This week (August 11, 2010), President Obama announced more help for homeowners struggling with the long-term financial effects of the Great Recession.

With foreclosures rising 4 percent, according to the latest RealtyTrac survey, the Federal Reserve is talking about how the economy is poised between a (very) moderate recovery and falling off a cliff, and tens of thousands of Americans joining the 99ers (those out of work for more than 99 weeks, who cannot qualify for any unemployment benefit) each week, it finally occurred to someone that it might be a smart idea to further help unemployed homeowners.

Each week on my radio show, I hear from homeowners who are unemployed and facing ever-desperate times. The recovery is non-existent for them. Jobs that pay anything above minimum wage are hard, if not impossible, to find – and even minimum wage jobs aren’t in abundance.

Mortgages that were made on white collar salaries or blue collar overtime pay can’t begin to be paid with an $8 per hour job.

And so millions of folks who are underwater with their mortgages are finding they have to choose between paying the mortgage and putting food on the table or medicine in their cabinet or school books in their kids’ lockers.

Against this backdrop, the Obama administration announced that through the existing Housing Finance Agency (HFA) Innovation Fund for the Hardest Hit Housing Markets (also known as the Hardest Hit Fund), the U.S. Department of the Treasury will make $2 billion of additional assistance available for HFA programs for homeowners struggling to make their mortgage payments due to unemployment.

Additionally, the U.S. Department of Housing and Urban Development (HUD) plans to launch a complementary $1 billion Emergency Homeowners Loan Program to provide assistance – for up to 24 months – to homeowners who are at risk of foreclosure and have experienced a substantial reduction in income due to involuntary unemployment, underemployment, or a medical condition.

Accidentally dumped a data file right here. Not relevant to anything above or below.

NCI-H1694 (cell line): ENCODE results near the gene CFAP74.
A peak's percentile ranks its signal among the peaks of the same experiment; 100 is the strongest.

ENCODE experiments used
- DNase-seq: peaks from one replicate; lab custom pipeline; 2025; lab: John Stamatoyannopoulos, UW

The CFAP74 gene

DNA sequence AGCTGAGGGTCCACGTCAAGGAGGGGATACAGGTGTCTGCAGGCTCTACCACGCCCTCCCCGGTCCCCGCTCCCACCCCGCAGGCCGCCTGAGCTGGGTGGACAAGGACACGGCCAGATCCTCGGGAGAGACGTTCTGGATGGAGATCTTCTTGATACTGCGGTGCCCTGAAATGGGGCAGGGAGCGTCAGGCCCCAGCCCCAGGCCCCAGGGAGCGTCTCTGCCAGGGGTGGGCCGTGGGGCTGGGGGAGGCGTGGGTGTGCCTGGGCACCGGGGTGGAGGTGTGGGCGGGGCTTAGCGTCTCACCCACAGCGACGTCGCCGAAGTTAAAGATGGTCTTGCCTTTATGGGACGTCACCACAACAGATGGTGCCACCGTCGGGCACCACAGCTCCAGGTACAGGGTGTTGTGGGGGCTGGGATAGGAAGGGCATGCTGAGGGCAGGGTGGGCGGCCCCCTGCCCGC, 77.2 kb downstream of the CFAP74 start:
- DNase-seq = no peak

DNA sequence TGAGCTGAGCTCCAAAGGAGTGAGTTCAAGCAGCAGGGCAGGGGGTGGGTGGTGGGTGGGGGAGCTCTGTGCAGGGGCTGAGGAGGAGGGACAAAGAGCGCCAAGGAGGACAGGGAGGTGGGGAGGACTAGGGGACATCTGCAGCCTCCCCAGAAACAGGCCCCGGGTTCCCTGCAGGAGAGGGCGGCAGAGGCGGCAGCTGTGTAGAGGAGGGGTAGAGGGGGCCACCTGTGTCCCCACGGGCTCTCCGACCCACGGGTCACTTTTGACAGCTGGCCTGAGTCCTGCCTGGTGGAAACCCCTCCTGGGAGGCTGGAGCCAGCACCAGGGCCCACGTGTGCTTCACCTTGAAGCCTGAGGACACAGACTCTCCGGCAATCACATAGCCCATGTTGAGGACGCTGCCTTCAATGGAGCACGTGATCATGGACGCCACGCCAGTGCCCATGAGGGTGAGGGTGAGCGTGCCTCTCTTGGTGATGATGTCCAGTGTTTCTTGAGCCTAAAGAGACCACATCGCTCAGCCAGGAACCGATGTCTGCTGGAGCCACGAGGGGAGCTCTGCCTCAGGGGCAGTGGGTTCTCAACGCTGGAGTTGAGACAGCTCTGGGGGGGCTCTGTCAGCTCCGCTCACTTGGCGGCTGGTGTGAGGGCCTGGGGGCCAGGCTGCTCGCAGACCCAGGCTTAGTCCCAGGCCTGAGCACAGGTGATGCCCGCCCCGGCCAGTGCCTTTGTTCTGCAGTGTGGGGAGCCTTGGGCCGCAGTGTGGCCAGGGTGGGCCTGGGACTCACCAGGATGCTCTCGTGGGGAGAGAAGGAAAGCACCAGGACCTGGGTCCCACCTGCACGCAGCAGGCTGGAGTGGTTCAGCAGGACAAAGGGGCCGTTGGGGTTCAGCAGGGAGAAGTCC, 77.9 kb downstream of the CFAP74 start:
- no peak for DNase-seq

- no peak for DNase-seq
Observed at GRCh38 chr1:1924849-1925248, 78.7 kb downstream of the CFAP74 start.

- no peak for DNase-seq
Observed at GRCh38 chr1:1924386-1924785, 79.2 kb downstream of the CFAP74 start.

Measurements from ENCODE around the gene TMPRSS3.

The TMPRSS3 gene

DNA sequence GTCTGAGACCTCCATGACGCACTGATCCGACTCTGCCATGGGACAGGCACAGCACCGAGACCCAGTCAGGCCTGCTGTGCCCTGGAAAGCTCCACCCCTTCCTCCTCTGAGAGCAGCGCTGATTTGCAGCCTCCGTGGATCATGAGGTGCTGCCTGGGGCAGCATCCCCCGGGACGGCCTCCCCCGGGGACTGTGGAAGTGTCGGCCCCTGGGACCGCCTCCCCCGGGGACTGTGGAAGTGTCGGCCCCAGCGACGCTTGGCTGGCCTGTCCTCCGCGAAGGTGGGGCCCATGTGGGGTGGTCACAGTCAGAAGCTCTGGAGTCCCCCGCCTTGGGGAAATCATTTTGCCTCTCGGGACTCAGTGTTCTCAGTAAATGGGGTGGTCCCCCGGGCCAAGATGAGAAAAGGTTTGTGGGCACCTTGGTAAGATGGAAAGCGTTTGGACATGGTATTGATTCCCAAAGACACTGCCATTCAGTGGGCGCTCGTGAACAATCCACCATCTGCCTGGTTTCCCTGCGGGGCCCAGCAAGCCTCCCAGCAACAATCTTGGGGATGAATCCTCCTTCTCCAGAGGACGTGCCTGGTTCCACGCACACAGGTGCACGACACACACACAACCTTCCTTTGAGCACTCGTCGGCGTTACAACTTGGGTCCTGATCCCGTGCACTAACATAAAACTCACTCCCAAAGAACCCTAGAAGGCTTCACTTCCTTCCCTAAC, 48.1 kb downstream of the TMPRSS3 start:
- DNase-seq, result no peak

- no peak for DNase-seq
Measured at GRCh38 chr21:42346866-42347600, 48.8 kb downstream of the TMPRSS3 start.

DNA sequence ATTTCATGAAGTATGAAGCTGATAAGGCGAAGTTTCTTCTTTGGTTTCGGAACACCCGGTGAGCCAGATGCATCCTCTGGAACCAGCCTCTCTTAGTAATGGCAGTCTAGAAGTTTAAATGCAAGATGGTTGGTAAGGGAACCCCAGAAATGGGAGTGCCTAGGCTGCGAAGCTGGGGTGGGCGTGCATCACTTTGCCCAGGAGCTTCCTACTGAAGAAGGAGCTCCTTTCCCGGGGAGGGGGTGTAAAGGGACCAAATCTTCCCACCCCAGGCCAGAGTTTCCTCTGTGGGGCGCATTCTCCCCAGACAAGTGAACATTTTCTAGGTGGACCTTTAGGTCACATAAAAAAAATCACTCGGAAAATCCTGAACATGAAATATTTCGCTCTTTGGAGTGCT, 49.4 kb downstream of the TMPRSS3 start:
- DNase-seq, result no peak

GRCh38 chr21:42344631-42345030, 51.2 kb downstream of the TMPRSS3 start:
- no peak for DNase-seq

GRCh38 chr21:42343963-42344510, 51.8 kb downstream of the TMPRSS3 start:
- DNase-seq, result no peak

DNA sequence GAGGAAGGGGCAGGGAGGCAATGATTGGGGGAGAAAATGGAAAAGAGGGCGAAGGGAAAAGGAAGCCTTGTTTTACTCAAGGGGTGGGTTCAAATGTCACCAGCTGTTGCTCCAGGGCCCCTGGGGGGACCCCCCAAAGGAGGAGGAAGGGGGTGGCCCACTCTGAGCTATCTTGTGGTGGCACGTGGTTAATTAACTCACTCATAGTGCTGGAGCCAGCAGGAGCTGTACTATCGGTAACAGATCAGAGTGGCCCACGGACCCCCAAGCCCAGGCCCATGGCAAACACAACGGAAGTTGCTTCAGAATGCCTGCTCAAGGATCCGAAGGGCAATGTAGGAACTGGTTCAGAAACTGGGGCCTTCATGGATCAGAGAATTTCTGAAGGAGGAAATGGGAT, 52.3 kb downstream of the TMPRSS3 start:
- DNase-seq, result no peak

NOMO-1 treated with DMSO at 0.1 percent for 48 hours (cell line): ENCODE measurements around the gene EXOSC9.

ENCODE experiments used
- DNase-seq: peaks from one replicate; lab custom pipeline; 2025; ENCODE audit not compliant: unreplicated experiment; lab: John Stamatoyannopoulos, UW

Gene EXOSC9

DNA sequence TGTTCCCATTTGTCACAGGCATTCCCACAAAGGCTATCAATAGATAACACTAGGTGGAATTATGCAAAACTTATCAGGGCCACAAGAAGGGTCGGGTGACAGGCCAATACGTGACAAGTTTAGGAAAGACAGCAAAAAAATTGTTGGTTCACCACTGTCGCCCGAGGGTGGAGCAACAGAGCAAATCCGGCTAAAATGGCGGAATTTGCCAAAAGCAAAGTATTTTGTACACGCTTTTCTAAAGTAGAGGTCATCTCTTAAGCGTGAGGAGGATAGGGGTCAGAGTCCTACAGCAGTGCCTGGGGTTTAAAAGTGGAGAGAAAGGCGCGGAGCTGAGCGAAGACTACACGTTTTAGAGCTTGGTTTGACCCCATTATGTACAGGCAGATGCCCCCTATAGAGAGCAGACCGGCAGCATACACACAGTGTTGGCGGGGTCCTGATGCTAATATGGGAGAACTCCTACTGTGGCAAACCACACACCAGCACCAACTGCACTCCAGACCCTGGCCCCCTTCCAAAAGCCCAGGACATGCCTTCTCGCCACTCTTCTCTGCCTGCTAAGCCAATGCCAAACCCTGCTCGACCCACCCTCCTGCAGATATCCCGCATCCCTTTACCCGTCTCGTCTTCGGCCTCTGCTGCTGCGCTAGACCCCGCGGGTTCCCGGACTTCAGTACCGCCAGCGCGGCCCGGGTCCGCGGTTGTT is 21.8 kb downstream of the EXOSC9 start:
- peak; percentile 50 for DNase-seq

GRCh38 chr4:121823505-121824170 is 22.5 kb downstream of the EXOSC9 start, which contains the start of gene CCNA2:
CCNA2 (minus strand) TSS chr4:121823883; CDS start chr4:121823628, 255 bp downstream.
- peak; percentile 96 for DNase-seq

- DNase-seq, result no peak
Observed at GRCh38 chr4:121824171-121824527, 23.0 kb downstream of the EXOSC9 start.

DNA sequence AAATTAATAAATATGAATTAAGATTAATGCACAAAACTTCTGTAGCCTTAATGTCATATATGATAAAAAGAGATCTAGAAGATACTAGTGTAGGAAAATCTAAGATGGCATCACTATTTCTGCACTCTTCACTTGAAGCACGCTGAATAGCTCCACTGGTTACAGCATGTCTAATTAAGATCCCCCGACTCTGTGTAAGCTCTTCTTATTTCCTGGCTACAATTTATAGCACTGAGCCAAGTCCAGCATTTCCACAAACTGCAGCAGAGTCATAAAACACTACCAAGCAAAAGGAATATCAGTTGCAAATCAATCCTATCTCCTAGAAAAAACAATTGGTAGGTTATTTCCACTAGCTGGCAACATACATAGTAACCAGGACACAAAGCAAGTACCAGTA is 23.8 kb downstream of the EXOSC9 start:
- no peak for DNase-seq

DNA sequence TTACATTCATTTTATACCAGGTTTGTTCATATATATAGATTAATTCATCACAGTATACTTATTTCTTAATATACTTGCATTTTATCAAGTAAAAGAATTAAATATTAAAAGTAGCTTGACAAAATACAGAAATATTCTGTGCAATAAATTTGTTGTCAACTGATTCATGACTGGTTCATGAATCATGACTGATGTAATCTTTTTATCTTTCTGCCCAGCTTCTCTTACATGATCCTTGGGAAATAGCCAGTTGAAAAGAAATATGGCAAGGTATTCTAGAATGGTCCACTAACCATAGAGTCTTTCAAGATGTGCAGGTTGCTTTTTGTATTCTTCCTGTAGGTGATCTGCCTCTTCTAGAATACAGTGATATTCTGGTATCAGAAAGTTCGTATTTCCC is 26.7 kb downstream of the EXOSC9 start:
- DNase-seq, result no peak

“We remain committed to helping struggling homeowners, and this program will provide additional assistance to states hit hardest by unemployment,” said Assistant Secretary for Financial Stability Herb Allison in a press release announcing the programs. “This is part of the Administration’s comprehensive housing policy that has helped to stabilize a fragile housing market and allows responsible homeowners the chance to reduce their monthly mortgage payments to affordable levels.”

“HUD’s new Emergency Homeowner Loan Program will build on Treasury’s Hardest Hit initiative by targeting assistance to struggling unemployed homeowners in other hard hit areas to help them avoid preventable foreclosures,” said Bill Apgar, HUD Senior Advisor for Mortgage Finance. “Together, these initiatives represent a combined $3 billion investment that will ultimately impact a broad group of struggling borrowers across the country and in doing so further contribute to the Administration’s efforts to stabilize housing markets and communities across the country.”

This new program will complement Treasury’s Hardest Hit Fund by providing assistance to homeowners in hard hit local areas that may not be included in the hardest hit target states. On a conference call, HUD indicated that those locations are still being determined.

The program will work through a variety of state and non-profit entities and will offer a declining balance, deferred payment “bridge loan” (zero percent interest, non-recourse, subordinate loan) for up to $50,000 to assist eligible borrowers with payments on their mortgage principal, interest, mortgage insurance, taxes and hazard insurance for up to 24 months.

To be eligible, homeowners must be at least three months delinquent in their payments and have a reasonable likelihood of being able to resume repayment of their mortgage payments and related housing expenses within two years. Homeowners must also have a mortgage property that is the principal residence of the borrower, and eligible borrowers may not own a second home.

Finally, homeowners must be able to demonstrate that they had a good payment record prior to the event (like a job loss or medical problem, etc.) that produced the reduction of income.

HUD will announce additional details, including the targeted communities and other program specifics when the program is officially launched in the coming weeks.

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